The most common problem with screenprinted goods is bleeding.  Think of the Philadelphia Phillies in their red training tee shirts- nobody wants to see a pink Phillies logo that used to be white.  Good printers know what inks to use to prevent that.  Every order is unique, and occasionally you may want to print something on a fabric we do not recommend for that specific use/design… if that’s the case, please hear us out.  It’s possible to design a distressed logo in a way that would inhibit us from printing an underbase, which prevents bleeding.  Think of underbases like sunblock; they are there to let you play as hard as you want without turning colors. Our expert tip:  let your printer look at your art, find out how you will use the apparel, and then suggest some items for you to pick from.  We only have your best interests at heart.  Or, if you are buying directly from our website, 100% cotton shirts are safe for any type of print.

Without going into my regularly scheduled diatribe about why cotton is everything and polyester is for nerds, I do want to share some tips about shrinking and washability.  At this point, all the shirts in our market are Preshrunk, BUT cotton/polyester blends definitely do perform with better longevity.  If your shirts are going to be worn outside every day, buy a 50/50 shirt like a Gildan G800 or a Port PC55.  Cotton is a natural fiber which will get softer over time, and doesn’t pill- but poly blends hold their color and shape better.  Open up your t-shirt drawer and take a look.  You will notice the shirts with little pills on them (like a sweater) are usually the blended ones; whereas the cotton shirts usually don’t- but they may have faded a bit depending on how much time you’ve spent in the sun.  The most basic, inexpensive cotton shirts are the Gildan G500 and the Port PC54- those are safe bets for outfitting a group because they come in mens, youth and ladies in a full range of sizes and colors.  From there, you can walk upward in quality to brands like Bella Canvas, Next Level, Alternative Apparel, and District.  Expert tip?  If you really aren’t sure about your choice on the shirt, order a blank sample to test drive before you buy them with your design.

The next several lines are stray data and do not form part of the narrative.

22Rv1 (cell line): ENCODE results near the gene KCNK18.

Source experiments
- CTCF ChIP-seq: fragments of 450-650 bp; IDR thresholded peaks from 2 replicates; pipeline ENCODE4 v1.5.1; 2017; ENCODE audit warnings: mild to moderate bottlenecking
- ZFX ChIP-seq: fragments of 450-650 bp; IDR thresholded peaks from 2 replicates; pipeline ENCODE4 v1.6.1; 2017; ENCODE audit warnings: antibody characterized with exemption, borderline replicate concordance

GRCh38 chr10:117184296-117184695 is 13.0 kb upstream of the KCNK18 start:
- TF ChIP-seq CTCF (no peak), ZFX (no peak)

Aside from the fabric for your apparel, the fit is equally as important.  If you see the words “fitted, junior, or retail fit” please beware… they are not likely to flatter folks who are not thin and/or young.  I wrote a whole piece about outfitting a diverse group of people which gives some suggestions for outfitting a diverse group of people.  If apparel is cut too narrow, it can take a good intention and make it into an embarrassing moment for someone.  Even folks you may consider “fit” may not want their gear form-fitting.  My advice?  Look for the words, “athletic, classic, or basic cut” to find items which won’t fit too tight.  

We’re here to help, feel free to reach out to  Since we do our printing right here in Philly, we are always putting our hands on new products- printing them, wash testing them, wearing them and forming opinions.  It’s an exciting time to be ensconced in the world of t-shirts.  The fabrics are getting nicer, the fits are becoming more flattering and the technologies for decorating are being developed at a breakneck speed.  I remember when Abercrombie, Gap and Tommy Hilfiger were the only ones who had access to beautiful ringspun t-shirts, but now we all do.  When we make shirts for our own team here at Ampro we used to use the entry-level basic tees because we tend to get ink all over them, but with the nicer fabrics available to us, even we have become t-shirt snobs.  Anything less than a Next Level Apparel #3600, and I hear complaints!  I love our t-shirt aficionados.

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For most orders we require a 12 piece minimum, and we do not generally decorate customer provided goods.